If 2020 had gone as planned, Laura Jane Grace expected to have recorded a new album with Against Me! by now, maybe spend the late summer and fall months on tour. But when the world shut down due to the viral pandemic, she found herself stuck in Chicago without a band and an album’s worth of tunes. Necessity being the mother of invention, Grace decided she needed to work or go insane so she booked 4 days with Steve Albini in his Electrical Audio studio and made an album of the songs she’d been playing around the apartment.
Grace’s last album, Bought to Rot, felt like a solo album, but she recorded with a rhythm section, affectionately named The Devouring Mothers. While it largely had an electric band feel, Grace’s sturdy rhythm chops never quite made up for the absence of Against Me!’s lead guitarist, James Bowman, so the tracks tended to be shorter, punchy punk rock a la the Ramones, no extras, no flourishes required.
Recording here completely solo, Grace works mostly on acoustic, but her songwriting still leans toward the melodic punk song craft that she developed over the course of her 23 years as the principle songwriter in Against Me! As she sings in the 2-minute opening track, “The Swimming Pool Song,” life may feel like a pool that’s been “emptied and drained,” it only feels “like the death of everything.” She doesn’t “know the source of my faith/But I know I will be full again/Come on in and take a swim.” In “Hanging Tree,” she’s angry as hell about the shape this country is in and she knows who to blame: “You can’t trust a man with hair like that/Too much deception, no self-conscience… You’re tweet-tweet-tweeting from a golden tower/Ain’t got no soul to sell and that’s your power… Automatic weapons and white supremacy/Protected privilege without apology/Liberty and justice for the wealthy.” That song puts the “anarchy” back in the A in Against Me!, but most of the rest of the record finds grace seeking to comfort those who have had to “Shelter In Place.”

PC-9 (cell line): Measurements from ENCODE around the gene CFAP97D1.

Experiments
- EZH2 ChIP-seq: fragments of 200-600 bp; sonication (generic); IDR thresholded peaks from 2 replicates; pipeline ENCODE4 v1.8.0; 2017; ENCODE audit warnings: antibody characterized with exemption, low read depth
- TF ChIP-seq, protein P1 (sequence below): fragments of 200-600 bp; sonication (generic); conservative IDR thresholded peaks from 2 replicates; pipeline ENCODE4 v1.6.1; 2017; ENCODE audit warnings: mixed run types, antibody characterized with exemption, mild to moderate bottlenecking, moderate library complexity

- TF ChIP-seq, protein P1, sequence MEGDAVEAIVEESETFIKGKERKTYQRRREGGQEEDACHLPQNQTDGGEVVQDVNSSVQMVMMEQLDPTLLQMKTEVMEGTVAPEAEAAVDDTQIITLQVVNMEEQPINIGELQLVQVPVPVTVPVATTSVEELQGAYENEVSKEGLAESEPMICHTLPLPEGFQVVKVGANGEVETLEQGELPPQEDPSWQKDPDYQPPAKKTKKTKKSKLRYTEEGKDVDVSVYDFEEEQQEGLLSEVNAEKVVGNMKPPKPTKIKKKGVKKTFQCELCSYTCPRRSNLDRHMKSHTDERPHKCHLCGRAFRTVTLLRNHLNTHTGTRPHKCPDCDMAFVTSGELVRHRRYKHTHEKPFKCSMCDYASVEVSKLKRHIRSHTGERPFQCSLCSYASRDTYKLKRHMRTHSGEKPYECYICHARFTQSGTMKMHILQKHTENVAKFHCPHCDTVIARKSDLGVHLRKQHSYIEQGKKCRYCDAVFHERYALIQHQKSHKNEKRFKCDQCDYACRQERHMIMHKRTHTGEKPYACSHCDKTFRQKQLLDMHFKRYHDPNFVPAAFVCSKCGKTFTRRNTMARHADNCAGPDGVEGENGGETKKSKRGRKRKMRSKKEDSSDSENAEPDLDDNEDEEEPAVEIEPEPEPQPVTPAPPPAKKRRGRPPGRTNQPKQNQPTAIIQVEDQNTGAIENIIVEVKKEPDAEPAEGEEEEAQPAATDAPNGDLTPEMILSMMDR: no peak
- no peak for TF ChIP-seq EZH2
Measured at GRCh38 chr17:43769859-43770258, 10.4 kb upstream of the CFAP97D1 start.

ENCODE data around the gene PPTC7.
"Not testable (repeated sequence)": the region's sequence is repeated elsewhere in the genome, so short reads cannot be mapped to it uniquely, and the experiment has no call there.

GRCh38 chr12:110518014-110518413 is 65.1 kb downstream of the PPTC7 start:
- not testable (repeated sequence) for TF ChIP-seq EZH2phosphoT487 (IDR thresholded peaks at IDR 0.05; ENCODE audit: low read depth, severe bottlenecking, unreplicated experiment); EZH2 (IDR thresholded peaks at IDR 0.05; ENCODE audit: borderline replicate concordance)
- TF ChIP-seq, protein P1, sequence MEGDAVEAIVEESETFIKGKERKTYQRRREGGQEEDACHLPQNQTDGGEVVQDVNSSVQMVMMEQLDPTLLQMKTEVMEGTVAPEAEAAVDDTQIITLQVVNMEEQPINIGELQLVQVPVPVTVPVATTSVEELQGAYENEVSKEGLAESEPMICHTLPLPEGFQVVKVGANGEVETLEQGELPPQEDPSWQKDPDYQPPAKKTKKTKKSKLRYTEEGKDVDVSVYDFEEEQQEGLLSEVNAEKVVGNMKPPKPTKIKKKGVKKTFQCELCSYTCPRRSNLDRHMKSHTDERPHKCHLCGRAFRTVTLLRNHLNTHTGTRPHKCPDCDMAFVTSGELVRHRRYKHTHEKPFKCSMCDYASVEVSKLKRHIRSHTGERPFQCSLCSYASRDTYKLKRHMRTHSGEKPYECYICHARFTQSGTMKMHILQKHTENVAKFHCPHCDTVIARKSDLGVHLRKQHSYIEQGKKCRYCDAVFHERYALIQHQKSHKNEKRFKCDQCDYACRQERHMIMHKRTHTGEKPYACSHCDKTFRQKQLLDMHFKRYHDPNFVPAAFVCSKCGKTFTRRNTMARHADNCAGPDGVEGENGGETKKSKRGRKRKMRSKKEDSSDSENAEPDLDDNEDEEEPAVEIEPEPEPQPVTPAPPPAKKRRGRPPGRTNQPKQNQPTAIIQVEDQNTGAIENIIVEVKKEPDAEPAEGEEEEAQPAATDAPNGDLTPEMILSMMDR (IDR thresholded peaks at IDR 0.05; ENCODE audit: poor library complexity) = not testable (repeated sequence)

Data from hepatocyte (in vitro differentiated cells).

Grace straps on an electric guitar for a power punk/pop confection with the aid of a drum machine, “SuperNatural Possession.” “So Long, Farewell, Auf Wiedersehen, F*** Off” is another electric number, this time a simple 100 second punk rant with a simple lyric, “Goodbye and good riddance.” “Blood and Thunder” is a quiet folky reflection on the qualities of her hometown, perhaps atoning for “I Hate Chicago,” on the last album. “Why Kant I Be You” reveals Grace’s pop song potential, while the song’s closing track, “Old Friend (Stay Alive)” is Grace at her most tender, acknowledging the ever-present “hopelessness,” while insisting that living well is always the best revenge, so “stay alive/please survive.” That side of Grace is coming out more and more in her music, like the harmony vocal she added to Lydia Loveless’ piano ballad, “September,” on her recent album, Daughter. Grace has lived and rocked hard across two decades as a recording artist, always going against the grain, demanding to be taken seriously on her own terms, and Stay Alive is one more collection seeking to nurture that rebel spirit in all who will listen.
Key Tracks: “SuperNatural Possession” / “Why Kant I Be You” / “Hanging Tree”
Artists With Similar Fire: Social Distortion / Billy Bragg / Paul Westerberg
-Reviewed by Brian Q. Newcomb